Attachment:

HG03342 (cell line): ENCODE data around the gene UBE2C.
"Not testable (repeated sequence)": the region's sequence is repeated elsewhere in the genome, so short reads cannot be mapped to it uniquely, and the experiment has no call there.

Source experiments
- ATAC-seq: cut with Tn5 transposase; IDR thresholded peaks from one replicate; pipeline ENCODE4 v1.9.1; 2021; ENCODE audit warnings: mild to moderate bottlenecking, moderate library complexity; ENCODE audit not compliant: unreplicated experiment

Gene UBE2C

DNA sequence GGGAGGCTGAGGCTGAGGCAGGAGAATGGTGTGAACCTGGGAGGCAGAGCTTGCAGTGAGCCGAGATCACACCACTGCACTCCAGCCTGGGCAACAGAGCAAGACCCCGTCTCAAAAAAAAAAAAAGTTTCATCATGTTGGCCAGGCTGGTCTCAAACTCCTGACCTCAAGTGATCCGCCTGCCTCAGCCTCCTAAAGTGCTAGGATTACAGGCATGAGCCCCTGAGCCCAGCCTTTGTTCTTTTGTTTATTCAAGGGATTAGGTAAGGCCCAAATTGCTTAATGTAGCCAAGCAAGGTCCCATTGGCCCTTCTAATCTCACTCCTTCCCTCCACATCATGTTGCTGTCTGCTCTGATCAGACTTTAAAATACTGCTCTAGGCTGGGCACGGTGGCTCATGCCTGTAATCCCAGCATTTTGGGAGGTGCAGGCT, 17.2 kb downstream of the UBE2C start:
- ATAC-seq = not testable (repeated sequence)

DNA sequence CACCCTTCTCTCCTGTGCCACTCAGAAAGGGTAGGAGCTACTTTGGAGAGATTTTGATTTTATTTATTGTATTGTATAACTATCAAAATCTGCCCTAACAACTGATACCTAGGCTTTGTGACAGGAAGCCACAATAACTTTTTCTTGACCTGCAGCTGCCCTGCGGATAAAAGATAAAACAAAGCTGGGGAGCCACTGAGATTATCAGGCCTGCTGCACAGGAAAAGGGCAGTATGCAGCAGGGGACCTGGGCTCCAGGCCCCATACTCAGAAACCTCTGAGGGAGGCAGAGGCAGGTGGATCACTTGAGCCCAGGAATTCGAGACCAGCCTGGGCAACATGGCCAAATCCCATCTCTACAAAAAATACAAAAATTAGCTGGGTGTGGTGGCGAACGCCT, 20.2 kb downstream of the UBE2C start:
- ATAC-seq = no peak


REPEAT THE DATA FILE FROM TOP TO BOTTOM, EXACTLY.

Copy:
HG03342 (cell line): ENCODE data around the gene UBE2C.
"Not testable (repeated sequence)": the region's sequence is repeated elsewhere in the genome, so short reads cannot be mapped to it uniquely, and the experiment has no call there.

Source experiments
- ATAC-seq: cut with Tn5 transposase; IDR thresholded peaks from one replicate; pipeline ENCODE4 v1.9.1; 2021; ENCODE audit warnings: mild to moderate bottlenecking, moderate library complexity; ENCODE audit not compliant: unreplicated experiment

Gene UBE2C

DNA sequence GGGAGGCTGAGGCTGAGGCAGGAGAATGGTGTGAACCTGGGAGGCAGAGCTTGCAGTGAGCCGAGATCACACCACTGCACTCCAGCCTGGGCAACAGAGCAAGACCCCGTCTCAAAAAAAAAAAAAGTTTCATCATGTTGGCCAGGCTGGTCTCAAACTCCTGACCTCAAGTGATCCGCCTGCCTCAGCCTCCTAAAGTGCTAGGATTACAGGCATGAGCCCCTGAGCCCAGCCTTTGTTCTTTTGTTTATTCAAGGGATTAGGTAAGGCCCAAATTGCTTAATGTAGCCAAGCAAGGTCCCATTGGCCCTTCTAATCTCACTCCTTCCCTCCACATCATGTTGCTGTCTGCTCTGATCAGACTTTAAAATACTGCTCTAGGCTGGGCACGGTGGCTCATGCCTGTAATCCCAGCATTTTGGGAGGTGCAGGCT, 17.2 kb downstream of the UBE2C start:
- ATAC-seq = not testable (repeated sequence)

DNA sequence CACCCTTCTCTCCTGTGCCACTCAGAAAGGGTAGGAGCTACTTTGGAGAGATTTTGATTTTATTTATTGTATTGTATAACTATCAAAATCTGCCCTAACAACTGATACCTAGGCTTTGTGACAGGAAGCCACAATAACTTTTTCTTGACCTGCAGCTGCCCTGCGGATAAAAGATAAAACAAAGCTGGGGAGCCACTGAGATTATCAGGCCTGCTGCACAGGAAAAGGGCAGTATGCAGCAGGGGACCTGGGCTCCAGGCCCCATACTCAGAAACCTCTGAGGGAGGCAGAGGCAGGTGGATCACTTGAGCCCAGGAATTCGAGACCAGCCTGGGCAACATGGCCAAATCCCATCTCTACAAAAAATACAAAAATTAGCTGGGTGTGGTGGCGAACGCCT, 20.2 kb downstream of the UBE2C start:
- ATAC-seq = no peak